O'Higgins, Brian (1882–1963), republican, author, and manufacturer of greetings cards, was born 1 July 1882 at Kilskyre, Co. Meath, youngest of fourteen children of Patrick O'Higgins, farmer, and his wife Anne (née Fox). The memories of his rural catholic family (whose nationalist traditions reached back through Parnellism and the Fenians to 1798 – his grandmother had witnessed famine clearances) underpinned his lifelong political ideals; his verses in praise of ‘Glen na Mona’ became so popular that ‘Glen na Mona’ was accepted as a postal address for Kilskyre. He was educated at Kilskyre national school, 1886–96, and thereafter became a draper's apprentice at Clonmellon; he sought relief from work that he disliked in writing for local newspapers. In June 1901 he went to Dublin, where he worked as a barman and joined the O'Growney branch of the Gaelic League. His health broke down in 1904; while recuperating at Kilskyre he co-founded the local hurling club, whose grounds were later named in his memory (Pairc Ui Huigín).
O'Higgins became the Gaelic League's answer to poet and performer Percy French (qv), whom he detested; he created a stage shoneen in top hat and evening dress, lamenting in pseudo-English accents Gaelic encroachment on Rathmines. As with many separatists, his satire resentfully contrasted prosperous and pretentious ‘West Britons’ with the patriotic poor. After attending an Irish-language summer college at Ballingeary, Co. Cork, O'Higgins received a language teacher's certificate in 1906; he worked as a (poorly paid) travelling Gaelic League organiser in Meath and Cavan. O'Higgins published thousands of verses on religious, humorous, historical, and political themes; modelled on the street ballad, these often achieved widespread oral circulation. Much of his work appeared under the name ‘Brian na Banban’, which he took from a poem by Alice Milligan (qv) on Brian Bórama (qv). Working in the Young Ireland tradition, O'Higgins saw language (English and Irish) as a transparent medium for political messages; he despised those, such as W. B. Yeats (qv), who explored its other functions.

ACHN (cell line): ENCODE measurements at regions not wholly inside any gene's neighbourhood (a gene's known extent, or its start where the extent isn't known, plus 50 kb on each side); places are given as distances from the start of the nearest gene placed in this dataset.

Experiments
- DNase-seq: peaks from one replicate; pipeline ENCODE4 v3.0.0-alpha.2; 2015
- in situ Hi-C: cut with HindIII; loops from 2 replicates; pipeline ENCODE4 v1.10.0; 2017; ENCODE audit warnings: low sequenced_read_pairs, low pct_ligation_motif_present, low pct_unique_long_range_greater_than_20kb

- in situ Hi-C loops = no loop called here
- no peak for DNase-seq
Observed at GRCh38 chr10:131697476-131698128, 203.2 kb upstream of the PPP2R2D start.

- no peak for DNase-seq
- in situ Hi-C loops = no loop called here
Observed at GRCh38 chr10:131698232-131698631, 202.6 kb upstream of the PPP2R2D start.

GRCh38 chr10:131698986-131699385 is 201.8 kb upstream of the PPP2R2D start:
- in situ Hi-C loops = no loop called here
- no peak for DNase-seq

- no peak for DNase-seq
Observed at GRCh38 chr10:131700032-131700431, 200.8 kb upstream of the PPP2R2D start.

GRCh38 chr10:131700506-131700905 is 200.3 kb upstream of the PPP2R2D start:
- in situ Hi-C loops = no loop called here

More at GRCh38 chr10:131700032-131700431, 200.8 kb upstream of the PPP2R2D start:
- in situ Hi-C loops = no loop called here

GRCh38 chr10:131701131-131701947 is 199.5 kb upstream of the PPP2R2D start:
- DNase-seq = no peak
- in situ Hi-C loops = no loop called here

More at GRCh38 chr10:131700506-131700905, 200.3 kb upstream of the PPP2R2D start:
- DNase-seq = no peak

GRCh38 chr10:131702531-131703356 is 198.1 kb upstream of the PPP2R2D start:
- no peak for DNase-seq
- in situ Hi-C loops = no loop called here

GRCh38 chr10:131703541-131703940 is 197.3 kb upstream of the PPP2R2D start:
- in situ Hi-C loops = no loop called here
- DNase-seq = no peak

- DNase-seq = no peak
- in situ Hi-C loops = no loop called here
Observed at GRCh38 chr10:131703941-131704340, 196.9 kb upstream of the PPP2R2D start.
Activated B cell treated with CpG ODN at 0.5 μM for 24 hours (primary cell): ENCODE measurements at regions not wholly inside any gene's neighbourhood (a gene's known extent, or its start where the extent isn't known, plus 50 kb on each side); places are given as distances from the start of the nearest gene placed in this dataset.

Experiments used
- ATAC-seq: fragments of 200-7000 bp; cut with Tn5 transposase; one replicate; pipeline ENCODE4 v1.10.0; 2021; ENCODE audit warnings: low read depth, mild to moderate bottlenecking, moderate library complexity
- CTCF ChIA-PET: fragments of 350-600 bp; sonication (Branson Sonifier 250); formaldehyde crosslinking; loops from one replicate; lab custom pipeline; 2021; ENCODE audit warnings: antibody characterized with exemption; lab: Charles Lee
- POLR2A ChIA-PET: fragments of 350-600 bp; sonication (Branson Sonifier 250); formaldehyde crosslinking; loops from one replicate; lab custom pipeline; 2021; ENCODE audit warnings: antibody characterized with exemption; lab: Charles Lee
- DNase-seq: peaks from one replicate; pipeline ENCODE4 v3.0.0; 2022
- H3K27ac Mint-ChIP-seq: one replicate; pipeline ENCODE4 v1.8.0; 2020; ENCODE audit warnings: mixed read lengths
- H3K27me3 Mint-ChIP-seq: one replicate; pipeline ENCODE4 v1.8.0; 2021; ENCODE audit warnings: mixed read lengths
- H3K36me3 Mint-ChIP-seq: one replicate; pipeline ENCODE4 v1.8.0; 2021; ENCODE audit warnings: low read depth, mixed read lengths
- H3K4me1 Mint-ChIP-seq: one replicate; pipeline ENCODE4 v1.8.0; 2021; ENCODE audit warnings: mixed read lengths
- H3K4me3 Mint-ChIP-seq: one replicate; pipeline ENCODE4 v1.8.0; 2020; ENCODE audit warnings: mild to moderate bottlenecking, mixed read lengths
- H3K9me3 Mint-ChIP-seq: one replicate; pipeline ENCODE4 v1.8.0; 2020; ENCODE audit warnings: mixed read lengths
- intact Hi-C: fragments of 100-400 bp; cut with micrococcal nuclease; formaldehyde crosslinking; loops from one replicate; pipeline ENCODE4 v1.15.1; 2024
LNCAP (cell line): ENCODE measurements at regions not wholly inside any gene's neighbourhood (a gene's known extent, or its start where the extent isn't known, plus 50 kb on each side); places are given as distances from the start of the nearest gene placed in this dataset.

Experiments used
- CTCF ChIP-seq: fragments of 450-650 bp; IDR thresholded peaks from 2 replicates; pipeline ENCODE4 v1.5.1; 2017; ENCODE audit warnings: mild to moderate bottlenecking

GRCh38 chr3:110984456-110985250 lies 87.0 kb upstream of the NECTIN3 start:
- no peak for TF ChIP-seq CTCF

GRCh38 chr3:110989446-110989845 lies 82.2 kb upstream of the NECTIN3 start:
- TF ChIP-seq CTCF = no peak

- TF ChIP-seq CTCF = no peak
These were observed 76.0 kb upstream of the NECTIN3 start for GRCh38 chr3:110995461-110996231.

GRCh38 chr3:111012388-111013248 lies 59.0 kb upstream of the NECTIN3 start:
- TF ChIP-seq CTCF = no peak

In 1915 O'Higgins founded a satirical propagandist paper, Irish Fun, written by himself under various pseudonyms; it vanished after the 1916 rising but reappeared in 1917–18. He also founded a boys’ magazine, St. Enda's, in 1918. During the rising O'Higgins fought at the General Post Office (GPO); afterwards he published an account of his experiences, The soldier's story of Easter week (1925). O'Higgins was imprisoned at Stafford jail and at Frongoch in Wales; his incarceration caused him acute mental suffering. On his release in 1917 he became secretary of the Gaelic College at Carrigaholt, Co. Clare. He was rearrested in May 1918 during the ‘German plot’ scare.
At the general election in December 1918 O'Higgins stood for West Clare; his candidacy was unopposed, despite some local misgivings about representation by the ‘Meath poet’. O'Higgins sat in the second dáil. Under his direction West Clare pioneered the Dáil court system. After death threats were issued against Sinn Féin judges in West Clare, the national leadership kept O'Higgins in Dublin (1920–21) as a propagandist. His brothers Frank (a noted traditional musician) and Joe were Irish Republican Army (IRA) activists. O'Higgins adamantly opposed the treaty. In the 1922 general election he and the other Clare Sinn Féin candidates were returned unopposed. O'Higgins was interned in 1923–4; after twenty-four days on hunger strike he almost died and he permanently lost his singing voice. Despite gaining a minuscule first-preference vote, he was elected on Éamon de Valera's (qv) surplus at the August 1923 general election. He remained with Sinn Féin after the establishment of Fianna Fáil and lost his seat in June 1927.